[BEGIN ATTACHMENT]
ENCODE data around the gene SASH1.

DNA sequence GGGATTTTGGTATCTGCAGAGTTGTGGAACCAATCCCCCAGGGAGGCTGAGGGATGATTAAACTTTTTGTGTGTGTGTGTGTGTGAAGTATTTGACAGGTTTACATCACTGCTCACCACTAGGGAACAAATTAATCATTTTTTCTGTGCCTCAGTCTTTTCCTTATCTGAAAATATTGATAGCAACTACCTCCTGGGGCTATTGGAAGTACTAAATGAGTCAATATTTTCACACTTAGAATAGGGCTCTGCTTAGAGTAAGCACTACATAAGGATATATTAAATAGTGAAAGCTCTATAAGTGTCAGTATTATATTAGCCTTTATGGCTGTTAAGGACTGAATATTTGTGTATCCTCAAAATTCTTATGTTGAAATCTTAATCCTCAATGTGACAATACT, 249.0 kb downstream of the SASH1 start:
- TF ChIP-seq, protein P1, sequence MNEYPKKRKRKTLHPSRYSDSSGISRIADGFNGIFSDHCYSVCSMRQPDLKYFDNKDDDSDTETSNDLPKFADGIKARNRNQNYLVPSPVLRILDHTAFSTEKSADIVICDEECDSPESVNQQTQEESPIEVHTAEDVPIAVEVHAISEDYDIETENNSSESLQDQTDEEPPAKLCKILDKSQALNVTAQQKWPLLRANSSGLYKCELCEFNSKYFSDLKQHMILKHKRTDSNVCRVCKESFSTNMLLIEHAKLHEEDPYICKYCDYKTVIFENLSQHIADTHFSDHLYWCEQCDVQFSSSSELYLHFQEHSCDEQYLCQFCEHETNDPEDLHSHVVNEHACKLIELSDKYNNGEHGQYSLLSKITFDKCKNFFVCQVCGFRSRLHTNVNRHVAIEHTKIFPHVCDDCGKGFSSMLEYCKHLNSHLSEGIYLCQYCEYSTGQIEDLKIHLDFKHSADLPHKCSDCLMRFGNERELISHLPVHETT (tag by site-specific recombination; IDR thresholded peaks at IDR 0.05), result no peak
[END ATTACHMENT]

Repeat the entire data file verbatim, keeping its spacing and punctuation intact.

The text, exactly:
ENCODE data around the gene SASH1.

DNA sequence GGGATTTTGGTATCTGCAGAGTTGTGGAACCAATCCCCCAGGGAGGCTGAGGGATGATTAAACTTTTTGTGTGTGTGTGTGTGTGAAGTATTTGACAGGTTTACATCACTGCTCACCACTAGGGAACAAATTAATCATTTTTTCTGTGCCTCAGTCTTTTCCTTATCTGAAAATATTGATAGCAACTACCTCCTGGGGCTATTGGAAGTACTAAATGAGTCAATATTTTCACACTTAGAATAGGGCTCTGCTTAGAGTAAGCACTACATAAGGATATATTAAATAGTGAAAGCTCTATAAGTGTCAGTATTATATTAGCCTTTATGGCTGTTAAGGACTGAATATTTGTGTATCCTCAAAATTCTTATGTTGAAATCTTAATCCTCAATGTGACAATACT, 249.0 kb downstream of the SASH1 start:
- TF ChIP-seq, protein P1, sequence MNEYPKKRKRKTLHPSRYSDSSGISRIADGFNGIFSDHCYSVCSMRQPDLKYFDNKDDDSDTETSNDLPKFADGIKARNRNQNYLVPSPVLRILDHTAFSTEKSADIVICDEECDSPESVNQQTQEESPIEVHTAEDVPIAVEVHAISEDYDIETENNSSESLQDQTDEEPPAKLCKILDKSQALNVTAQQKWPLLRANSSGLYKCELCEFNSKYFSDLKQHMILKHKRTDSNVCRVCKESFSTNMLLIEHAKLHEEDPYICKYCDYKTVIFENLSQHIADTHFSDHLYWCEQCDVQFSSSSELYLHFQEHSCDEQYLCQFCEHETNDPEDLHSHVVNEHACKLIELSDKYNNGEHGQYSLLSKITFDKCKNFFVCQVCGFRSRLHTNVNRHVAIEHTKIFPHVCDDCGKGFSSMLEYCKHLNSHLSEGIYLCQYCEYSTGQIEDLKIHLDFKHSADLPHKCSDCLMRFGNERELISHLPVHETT (tag by site-specific recombination; IDR thresholded peaks at IDR 0.05), result no peak